You’ll learn the names of some useful resources for writers in this post. But first I must tell you why writing this blog post was so hard for me.
Blogs? What blogs?
“10 blogs I can’t live without” is a topic that participants in the WordCount Blogathon are supposed to post about on May 10. When I read the topic I thought “Blogs? What blogs?” I simply don’t consume blogs as blogs. I’m more likely to catch my favorite bloggers on Twitter.
On the other hand, some of my readers probably don’t think of me as a blogger because they visit my blog through my monthly e-newsletter or my LinkedIn status updates. They might respond to the WordCount Blogathon assignment by saying, “I don’t read any blogs.”
People consume their online information in different ways. This assignment reminded me that it’s important to make information available to readers in the format they prefer.
Online resources for writers
Here are some of my favorite online resources for writers. They’re not all blogs. Nor have I limited my list to 10.
If I were stranded on a desert island with such slow Internet connection speed that I could only read one e-newsletter or blog, I’d choose Michael Katz’s E-Newsletter on E-Newsletters. It has a charming style that sets a good example for business-to-business writers communicating.
Attracting readers to your blog
Some blogs do a great job of showing how to write copy that captivates readers. When I began blogging I regularly read Brian Clark’s Copyblogger and Darren Rowse’s ProBlogger. More recently, I’ve found some good ideas on Nicholas Cardot’s SiteSketch. They’re worth reading, although I enjoyed them more when their creators wrote more of the content.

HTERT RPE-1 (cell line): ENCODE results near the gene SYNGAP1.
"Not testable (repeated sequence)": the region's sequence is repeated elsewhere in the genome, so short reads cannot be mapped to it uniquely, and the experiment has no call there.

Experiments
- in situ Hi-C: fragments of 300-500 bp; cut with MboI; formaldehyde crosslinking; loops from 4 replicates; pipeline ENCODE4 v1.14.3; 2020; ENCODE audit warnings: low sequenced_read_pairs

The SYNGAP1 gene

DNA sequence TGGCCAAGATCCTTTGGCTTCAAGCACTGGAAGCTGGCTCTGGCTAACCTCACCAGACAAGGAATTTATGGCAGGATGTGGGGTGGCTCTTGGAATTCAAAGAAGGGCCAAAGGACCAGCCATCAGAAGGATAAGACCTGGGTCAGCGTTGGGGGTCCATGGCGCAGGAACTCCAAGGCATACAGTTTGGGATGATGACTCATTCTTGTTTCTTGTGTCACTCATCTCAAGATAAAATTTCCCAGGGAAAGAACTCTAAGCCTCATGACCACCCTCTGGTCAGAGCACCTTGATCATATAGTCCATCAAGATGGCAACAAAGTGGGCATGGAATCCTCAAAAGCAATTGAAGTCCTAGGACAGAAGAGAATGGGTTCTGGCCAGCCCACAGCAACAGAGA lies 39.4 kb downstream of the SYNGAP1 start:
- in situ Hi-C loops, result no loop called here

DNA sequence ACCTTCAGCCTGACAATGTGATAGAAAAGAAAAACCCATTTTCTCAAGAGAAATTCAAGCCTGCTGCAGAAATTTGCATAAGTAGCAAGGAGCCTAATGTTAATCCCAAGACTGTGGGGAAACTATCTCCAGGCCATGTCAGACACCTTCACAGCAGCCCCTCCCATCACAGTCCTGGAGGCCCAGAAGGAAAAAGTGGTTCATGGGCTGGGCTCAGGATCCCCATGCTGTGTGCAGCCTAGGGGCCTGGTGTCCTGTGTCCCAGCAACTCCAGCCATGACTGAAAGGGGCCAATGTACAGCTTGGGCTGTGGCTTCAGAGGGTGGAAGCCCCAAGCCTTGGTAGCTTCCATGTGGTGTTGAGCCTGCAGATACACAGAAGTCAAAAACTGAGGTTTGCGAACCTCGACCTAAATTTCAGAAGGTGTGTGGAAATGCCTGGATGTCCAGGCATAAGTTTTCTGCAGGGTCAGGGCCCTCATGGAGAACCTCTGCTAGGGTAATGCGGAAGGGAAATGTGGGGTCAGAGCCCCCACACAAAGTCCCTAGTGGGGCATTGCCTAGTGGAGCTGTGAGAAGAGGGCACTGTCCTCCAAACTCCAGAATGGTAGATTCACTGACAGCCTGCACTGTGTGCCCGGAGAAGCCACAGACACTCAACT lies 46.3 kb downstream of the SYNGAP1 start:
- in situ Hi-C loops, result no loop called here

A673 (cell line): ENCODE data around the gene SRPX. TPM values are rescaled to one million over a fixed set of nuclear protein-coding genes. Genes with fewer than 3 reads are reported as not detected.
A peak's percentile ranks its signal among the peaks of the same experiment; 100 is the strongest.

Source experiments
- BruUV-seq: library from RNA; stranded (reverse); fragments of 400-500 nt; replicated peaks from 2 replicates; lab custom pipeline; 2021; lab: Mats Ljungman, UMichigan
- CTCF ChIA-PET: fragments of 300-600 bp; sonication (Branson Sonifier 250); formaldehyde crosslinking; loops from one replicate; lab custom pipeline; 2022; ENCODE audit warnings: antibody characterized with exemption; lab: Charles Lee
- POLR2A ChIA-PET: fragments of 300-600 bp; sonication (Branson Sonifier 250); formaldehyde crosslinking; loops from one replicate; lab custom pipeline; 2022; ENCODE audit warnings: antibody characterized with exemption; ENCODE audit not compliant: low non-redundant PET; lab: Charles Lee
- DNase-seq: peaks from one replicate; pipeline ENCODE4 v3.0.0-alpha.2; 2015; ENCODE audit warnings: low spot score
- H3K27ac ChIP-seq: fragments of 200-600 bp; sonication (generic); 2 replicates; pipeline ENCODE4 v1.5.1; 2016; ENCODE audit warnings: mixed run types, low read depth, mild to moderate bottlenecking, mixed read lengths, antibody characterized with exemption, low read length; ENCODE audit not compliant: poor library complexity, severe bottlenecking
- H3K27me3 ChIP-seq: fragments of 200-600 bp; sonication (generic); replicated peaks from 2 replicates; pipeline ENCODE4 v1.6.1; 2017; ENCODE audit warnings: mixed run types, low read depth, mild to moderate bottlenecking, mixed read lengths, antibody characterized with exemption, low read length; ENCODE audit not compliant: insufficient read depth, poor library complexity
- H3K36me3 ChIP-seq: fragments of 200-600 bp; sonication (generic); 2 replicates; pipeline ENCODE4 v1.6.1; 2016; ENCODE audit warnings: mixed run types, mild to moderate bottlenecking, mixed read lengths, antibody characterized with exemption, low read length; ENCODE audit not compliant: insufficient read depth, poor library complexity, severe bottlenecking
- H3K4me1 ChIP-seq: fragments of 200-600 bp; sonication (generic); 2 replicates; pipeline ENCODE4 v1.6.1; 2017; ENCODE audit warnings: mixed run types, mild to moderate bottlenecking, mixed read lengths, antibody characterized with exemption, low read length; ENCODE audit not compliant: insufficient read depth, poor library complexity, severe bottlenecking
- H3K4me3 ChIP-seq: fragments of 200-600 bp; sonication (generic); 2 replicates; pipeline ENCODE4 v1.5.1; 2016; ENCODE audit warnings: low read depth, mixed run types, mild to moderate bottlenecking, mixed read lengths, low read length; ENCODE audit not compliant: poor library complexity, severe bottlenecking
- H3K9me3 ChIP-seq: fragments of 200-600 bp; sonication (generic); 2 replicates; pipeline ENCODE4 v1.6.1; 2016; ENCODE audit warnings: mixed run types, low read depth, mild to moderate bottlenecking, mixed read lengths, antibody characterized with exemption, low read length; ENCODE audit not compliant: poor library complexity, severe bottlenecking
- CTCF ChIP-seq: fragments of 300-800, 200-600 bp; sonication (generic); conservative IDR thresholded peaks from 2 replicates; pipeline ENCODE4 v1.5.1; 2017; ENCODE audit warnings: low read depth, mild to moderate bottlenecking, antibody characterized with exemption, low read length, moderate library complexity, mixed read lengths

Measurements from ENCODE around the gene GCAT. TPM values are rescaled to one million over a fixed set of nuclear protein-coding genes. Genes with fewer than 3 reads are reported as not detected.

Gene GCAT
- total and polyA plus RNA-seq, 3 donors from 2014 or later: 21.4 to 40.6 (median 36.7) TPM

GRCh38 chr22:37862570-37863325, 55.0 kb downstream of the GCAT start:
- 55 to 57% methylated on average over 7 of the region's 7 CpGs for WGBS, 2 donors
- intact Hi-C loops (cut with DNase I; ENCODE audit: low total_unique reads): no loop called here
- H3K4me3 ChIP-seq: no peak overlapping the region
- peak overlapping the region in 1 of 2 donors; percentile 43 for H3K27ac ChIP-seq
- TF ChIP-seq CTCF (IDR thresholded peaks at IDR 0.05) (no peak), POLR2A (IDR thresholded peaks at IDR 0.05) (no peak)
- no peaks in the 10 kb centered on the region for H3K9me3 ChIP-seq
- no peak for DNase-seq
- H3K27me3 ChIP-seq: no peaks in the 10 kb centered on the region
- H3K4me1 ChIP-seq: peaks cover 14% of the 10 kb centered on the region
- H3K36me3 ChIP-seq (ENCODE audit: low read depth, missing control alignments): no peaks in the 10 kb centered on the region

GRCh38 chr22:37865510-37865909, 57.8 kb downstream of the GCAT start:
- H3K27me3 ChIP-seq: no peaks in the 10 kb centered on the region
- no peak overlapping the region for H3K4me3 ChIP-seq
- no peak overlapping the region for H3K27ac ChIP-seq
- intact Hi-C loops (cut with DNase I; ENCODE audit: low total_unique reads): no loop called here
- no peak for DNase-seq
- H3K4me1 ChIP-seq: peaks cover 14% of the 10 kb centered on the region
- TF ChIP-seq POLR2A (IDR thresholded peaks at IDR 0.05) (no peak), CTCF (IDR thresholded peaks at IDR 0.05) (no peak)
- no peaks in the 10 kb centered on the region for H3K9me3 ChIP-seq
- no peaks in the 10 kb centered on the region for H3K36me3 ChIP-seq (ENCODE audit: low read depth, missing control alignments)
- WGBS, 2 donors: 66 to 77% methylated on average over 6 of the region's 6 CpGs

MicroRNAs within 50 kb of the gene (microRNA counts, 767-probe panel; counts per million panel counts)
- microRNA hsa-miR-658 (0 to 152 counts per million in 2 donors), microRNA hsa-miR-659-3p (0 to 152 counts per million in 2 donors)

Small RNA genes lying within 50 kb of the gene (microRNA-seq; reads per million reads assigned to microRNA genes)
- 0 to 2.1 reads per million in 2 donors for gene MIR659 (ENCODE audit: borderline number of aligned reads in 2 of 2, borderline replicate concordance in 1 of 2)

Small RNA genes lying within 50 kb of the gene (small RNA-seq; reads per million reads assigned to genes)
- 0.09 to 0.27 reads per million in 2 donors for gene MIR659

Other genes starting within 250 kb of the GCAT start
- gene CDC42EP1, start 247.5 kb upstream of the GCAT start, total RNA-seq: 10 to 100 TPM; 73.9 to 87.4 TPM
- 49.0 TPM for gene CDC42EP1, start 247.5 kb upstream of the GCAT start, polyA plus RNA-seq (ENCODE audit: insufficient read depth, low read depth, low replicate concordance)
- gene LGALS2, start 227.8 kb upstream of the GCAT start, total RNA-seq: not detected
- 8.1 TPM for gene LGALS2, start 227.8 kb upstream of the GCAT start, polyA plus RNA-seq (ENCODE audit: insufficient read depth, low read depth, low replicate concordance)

Grammar, punctuation, usage
When I’ve got a grammar, punctuation or word usage questions, sometimes I’ll just Google it. But I often don’t trust the answers I find. This is when I mosey on over to Grammar Girl Mignon Fogarty’s Quick & Dirty Tips for Better Writing or the Purdue Online Writing Lab. By the way, remember how I mentioned delivering content the way that readers like to receive it? Fogarty has been podcasting her blog posts for awhile. She’s also on Twitter and Facebook. Plus she has published in old-fashioned print book format.
Onlinestylebooks lets you search 42 style books at once. It’s a relatively new site, so I haven’t used it much.
For occasional tips, I follow APStylebook on Twitter. They’re the folks who officially changed the spelling from “Web site” to “website” earlier this year. As you may have noticed, I was ahead of them in using “website,” but I still respect them as a style setter.
For word geek humor–yes, there is such a thing–follow FakeAPStylebook on Twitter.
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